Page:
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10 Tips for Surviving College with Seasonal Affective Disorder

By Edited May 4, 2015 0 0

With the stressful and demanding lifestyle of college, many times S.A.D. Can strike during the dark winter months in the dorms. If your college is anything like mine, there is not much in the way of creature comforts. So, to keep Seasonal Affective Disorder and its nasty symptoms at bay and out of your life here are 10 tips.

  1. Wake up on Time

I know, I know. Waking up is one of the hardest parts of the day. After a long night studying or a rowdy weekend with friends, departing from the nice warm embrace of the bed seems tragic and cruel. Despite this, its important to get out before the afternoon rolls around. If you sleep in past noon, your body is missing out on a valuable resource. The morning light for some reason is one of the best "kinds" of light. Studies have shown that morning light is more effective at beating the winter blues than midday light or evening light. So get up out of bed and enjoy the sunshine!

  1. Eat healthy.

Last time I checked Pizza and Beer are not gold mines of nutrition. These kinds of foods (and a decent amount of drinks...) are high in carbs and fats. These are great comfort foods but that it. They may feel great for a while but I guarantee you, after an hour you will begin to feel sluggish and maybe bloated. This is because your body is overwhelmed with carbs. A spike in carbohydrate intake can make the body feel tired. If you get tired this could cause you to nap. Which leads me to the next tip.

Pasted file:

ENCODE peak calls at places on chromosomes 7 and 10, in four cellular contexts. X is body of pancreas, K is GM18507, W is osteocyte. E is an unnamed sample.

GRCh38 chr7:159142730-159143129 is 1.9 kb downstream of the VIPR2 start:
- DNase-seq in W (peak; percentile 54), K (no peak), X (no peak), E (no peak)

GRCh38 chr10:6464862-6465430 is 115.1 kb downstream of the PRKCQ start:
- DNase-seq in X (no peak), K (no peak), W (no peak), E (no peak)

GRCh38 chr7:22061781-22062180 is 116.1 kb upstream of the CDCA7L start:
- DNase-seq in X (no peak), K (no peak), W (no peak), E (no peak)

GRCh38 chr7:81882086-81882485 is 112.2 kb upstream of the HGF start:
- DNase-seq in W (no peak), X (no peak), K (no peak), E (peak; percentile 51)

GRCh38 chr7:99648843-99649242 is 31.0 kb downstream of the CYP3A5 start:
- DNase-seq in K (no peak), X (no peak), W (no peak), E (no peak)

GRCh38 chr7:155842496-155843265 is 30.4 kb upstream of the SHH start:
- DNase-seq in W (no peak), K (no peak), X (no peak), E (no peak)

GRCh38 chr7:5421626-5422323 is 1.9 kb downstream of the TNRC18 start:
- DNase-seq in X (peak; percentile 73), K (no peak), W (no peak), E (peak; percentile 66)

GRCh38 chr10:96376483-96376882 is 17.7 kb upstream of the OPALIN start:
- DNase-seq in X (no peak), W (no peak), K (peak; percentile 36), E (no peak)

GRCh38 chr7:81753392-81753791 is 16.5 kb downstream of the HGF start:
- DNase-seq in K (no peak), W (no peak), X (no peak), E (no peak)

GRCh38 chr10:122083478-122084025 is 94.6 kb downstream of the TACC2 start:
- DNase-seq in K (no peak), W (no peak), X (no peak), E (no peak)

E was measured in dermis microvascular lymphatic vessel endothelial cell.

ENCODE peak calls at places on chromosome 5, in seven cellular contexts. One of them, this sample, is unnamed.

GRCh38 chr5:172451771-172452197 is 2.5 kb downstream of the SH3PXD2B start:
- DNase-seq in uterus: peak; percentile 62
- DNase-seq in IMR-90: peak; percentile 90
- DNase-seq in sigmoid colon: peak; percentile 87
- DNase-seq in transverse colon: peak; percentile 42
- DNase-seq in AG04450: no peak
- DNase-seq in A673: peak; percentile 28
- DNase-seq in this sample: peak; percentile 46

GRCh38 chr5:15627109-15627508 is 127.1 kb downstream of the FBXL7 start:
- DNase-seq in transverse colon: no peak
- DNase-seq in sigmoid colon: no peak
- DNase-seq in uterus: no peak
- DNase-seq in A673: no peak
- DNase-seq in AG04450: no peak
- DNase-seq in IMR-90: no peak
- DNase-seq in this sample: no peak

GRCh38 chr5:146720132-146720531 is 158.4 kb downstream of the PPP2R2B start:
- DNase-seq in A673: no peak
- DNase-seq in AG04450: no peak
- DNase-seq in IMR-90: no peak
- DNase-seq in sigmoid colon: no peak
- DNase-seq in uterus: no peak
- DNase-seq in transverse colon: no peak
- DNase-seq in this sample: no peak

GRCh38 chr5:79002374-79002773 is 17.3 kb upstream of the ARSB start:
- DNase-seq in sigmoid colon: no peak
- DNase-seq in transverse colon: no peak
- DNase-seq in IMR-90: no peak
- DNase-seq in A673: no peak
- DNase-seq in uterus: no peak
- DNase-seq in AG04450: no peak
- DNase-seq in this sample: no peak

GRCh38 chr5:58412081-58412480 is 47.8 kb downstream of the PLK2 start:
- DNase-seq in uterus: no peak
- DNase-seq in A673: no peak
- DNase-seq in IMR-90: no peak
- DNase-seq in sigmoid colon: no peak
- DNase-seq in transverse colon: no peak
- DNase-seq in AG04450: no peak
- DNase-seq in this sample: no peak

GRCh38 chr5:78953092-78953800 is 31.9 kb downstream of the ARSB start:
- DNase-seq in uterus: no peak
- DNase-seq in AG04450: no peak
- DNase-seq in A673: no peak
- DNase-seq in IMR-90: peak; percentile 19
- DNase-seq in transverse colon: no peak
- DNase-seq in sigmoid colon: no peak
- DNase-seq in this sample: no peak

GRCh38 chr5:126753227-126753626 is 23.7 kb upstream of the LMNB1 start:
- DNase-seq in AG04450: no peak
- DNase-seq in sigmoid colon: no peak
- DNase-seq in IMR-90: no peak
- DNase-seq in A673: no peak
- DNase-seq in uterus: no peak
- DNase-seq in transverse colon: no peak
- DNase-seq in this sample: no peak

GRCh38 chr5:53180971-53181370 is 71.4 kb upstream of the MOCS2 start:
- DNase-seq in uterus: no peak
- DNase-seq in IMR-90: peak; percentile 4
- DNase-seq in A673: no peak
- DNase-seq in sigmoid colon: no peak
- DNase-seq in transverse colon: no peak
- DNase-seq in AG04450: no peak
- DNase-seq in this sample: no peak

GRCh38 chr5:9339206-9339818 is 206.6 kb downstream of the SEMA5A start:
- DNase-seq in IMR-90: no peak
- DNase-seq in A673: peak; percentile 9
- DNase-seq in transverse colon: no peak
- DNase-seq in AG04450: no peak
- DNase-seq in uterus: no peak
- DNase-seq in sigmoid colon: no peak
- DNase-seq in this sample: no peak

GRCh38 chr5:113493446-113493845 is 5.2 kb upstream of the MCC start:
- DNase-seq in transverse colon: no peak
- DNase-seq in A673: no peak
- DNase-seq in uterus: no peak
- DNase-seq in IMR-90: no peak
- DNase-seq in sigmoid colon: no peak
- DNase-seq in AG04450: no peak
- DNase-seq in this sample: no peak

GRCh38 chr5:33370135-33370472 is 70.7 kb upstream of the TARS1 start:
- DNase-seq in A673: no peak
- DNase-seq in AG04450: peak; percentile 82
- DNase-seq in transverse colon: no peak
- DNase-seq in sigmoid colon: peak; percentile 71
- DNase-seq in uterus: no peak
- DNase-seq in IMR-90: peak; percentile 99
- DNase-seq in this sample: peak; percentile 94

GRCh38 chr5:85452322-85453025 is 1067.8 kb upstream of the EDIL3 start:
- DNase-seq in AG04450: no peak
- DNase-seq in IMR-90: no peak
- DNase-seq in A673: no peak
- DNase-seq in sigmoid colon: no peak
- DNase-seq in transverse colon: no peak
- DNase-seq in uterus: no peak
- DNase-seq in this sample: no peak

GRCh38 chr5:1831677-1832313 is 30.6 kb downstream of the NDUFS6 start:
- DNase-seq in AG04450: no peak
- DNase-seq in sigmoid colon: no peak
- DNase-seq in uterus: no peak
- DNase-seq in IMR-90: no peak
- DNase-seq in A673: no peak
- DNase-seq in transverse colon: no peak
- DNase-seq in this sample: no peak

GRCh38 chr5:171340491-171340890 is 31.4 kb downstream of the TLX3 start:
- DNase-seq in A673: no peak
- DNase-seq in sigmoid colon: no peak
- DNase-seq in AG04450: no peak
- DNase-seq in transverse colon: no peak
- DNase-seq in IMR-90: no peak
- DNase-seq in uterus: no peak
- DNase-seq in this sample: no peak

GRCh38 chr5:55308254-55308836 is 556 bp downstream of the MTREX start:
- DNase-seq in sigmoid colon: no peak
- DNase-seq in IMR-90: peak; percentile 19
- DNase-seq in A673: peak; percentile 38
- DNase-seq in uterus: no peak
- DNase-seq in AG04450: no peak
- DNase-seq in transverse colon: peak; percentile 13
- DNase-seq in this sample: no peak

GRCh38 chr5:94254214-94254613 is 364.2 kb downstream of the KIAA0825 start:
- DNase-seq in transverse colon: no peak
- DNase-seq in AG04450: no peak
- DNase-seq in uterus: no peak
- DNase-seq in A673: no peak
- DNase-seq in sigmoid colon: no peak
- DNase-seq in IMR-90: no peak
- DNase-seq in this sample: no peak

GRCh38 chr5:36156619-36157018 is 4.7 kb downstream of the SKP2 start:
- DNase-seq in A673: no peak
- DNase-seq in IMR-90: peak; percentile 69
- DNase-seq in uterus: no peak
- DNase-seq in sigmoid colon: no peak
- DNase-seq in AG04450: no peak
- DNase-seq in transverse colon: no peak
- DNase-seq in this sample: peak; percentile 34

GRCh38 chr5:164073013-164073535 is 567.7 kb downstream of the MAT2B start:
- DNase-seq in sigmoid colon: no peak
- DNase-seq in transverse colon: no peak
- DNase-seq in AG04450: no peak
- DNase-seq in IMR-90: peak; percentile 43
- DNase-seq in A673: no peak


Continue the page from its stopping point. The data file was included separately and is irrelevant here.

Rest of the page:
1. DON'T NAP

Ok, get up on time is one thing, but no naps?! This seems like torture! Napping can cause the biological clock to get out of sync. The Circadian rhythm, the mater clock-work behind sleeping and waking, can be impacted by our behavior. Sleeping at irregular times can cause this delicate mechanism to get messed up. The effects of this are felt throughout the body. Hormonal production can be screwed up, Normal sleeping patterns can get sabotaged, and activities such as studying or hanging out with friends can take a hit. If you do need a little recharge session, take a power nap. A power nap is a micro-nap that doesn't last more than 20 minutes. This is enough time for the body to calm down and "reset" to a relaxed state. During this short amount of time, the mind will not enter the true sleep stages of REM, leaving those important sleep cycles for later.

  1. Take a vitamin or herbal supplement